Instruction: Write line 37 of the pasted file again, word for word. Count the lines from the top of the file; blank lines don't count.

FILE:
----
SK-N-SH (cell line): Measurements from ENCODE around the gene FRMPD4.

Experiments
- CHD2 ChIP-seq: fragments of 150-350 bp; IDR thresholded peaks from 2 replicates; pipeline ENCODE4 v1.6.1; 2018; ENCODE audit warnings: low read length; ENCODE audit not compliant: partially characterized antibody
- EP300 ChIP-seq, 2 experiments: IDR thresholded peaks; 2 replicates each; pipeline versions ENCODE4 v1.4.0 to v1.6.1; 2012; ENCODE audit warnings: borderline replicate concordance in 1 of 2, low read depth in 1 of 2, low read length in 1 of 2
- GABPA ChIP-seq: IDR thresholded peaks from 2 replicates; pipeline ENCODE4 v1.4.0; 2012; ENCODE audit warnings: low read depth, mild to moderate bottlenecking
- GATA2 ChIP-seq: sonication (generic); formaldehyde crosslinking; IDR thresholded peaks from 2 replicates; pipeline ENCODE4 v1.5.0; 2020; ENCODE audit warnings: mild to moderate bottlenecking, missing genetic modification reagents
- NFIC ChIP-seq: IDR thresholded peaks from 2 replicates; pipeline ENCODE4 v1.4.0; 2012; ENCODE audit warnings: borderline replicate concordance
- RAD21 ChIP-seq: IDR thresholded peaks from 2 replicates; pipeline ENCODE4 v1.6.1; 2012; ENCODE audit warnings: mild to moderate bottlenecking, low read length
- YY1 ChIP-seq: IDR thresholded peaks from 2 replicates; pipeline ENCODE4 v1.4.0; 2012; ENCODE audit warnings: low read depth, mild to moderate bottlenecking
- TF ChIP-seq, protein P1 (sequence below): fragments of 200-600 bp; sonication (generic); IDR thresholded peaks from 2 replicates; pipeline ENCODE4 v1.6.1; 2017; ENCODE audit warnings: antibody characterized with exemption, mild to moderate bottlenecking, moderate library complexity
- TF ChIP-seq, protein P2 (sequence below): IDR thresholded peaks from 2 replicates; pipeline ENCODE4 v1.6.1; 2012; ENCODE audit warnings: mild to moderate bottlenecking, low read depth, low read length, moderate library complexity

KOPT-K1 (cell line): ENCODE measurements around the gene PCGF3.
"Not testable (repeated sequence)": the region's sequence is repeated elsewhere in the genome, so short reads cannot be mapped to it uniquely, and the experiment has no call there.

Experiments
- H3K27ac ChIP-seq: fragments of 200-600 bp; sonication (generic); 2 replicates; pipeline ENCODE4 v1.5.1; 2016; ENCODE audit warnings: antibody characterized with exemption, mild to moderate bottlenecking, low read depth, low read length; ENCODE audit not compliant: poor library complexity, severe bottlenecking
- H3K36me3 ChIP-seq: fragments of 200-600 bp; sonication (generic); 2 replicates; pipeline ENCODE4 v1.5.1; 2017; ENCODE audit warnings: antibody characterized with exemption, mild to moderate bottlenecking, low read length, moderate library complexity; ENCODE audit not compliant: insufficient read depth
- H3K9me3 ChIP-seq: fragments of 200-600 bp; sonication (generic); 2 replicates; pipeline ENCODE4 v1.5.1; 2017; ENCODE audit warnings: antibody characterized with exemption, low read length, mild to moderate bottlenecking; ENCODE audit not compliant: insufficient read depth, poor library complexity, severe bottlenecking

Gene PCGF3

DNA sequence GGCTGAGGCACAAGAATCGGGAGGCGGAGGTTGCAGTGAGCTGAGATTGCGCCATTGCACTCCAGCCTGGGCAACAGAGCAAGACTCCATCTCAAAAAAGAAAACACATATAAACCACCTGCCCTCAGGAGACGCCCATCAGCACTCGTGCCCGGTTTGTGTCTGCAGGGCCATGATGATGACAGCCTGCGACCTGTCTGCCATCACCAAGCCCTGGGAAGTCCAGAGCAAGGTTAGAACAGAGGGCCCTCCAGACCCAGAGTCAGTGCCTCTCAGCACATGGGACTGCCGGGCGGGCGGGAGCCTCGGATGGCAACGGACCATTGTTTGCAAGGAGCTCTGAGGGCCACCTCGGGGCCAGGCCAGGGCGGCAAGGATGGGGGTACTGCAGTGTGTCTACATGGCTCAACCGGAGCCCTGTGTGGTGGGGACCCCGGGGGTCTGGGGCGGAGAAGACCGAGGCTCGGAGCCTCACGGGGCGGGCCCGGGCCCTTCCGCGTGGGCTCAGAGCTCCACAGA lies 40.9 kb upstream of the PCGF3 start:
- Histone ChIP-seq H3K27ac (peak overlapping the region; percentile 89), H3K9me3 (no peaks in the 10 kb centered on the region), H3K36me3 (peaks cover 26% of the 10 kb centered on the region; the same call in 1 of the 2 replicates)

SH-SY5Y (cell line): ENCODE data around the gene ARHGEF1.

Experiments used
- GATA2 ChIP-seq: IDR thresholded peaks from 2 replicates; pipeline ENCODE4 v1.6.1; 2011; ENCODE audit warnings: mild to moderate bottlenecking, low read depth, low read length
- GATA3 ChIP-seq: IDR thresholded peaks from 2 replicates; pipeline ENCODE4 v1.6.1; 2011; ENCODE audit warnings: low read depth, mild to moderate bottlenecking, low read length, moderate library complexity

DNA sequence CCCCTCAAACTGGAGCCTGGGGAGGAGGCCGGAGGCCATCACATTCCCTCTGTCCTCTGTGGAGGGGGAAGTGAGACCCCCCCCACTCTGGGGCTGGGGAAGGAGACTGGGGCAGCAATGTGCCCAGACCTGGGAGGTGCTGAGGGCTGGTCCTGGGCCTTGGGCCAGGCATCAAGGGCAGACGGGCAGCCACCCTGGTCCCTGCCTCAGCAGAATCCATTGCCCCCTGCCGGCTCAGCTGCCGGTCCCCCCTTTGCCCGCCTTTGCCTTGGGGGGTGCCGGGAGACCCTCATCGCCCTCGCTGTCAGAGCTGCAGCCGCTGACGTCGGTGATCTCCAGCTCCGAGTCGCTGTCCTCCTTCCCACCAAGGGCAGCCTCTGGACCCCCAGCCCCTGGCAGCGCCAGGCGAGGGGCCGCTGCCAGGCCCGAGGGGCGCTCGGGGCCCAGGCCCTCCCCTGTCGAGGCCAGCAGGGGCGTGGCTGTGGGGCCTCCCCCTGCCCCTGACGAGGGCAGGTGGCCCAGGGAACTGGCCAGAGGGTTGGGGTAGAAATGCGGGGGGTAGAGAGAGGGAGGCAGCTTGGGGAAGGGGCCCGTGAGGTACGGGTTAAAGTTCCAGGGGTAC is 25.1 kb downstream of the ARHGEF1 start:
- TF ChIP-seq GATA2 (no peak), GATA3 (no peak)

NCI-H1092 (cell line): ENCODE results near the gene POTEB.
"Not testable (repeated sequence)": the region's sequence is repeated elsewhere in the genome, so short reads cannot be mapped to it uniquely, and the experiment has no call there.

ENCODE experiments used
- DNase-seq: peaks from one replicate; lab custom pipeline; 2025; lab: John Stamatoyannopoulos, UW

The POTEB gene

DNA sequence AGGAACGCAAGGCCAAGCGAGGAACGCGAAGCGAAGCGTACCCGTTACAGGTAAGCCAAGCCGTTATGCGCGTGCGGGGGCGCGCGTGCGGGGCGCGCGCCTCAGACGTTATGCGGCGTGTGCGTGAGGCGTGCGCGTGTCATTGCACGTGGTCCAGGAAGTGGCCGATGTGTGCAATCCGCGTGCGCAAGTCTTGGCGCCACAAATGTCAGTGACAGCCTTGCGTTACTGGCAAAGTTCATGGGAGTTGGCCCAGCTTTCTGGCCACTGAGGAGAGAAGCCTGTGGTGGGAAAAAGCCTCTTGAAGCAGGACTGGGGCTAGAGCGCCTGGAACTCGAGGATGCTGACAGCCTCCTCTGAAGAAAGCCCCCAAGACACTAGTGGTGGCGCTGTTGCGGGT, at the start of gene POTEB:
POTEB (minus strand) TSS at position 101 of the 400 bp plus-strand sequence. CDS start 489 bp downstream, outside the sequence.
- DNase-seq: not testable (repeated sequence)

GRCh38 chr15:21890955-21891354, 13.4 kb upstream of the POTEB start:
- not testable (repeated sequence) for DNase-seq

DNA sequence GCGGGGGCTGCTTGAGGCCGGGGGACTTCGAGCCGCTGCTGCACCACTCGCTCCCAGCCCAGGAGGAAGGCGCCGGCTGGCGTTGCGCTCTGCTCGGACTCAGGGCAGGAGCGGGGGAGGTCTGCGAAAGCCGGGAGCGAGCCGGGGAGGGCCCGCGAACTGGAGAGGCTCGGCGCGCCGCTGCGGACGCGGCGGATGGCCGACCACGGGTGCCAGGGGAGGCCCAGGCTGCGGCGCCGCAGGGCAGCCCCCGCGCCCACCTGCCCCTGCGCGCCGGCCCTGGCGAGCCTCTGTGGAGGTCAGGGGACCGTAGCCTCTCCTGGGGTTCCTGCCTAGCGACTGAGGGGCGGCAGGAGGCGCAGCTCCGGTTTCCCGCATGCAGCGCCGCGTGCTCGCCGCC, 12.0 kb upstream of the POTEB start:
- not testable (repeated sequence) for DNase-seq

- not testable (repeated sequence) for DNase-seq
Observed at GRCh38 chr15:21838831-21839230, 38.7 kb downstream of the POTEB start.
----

DNA sequence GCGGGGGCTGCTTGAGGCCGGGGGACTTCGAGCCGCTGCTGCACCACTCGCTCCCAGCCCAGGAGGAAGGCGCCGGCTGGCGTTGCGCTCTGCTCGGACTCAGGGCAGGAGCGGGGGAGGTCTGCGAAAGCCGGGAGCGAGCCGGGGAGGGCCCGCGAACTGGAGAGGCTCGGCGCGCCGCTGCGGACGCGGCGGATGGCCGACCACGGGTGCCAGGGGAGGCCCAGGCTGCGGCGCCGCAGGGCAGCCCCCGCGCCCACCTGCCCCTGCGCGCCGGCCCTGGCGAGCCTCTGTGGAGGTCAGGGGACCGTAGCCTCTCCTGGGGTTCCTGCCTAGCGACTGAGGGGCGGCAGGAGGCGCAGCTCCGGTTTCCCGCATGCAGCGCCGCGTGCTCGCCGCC, 12.0 kb upstream of the POTEB start: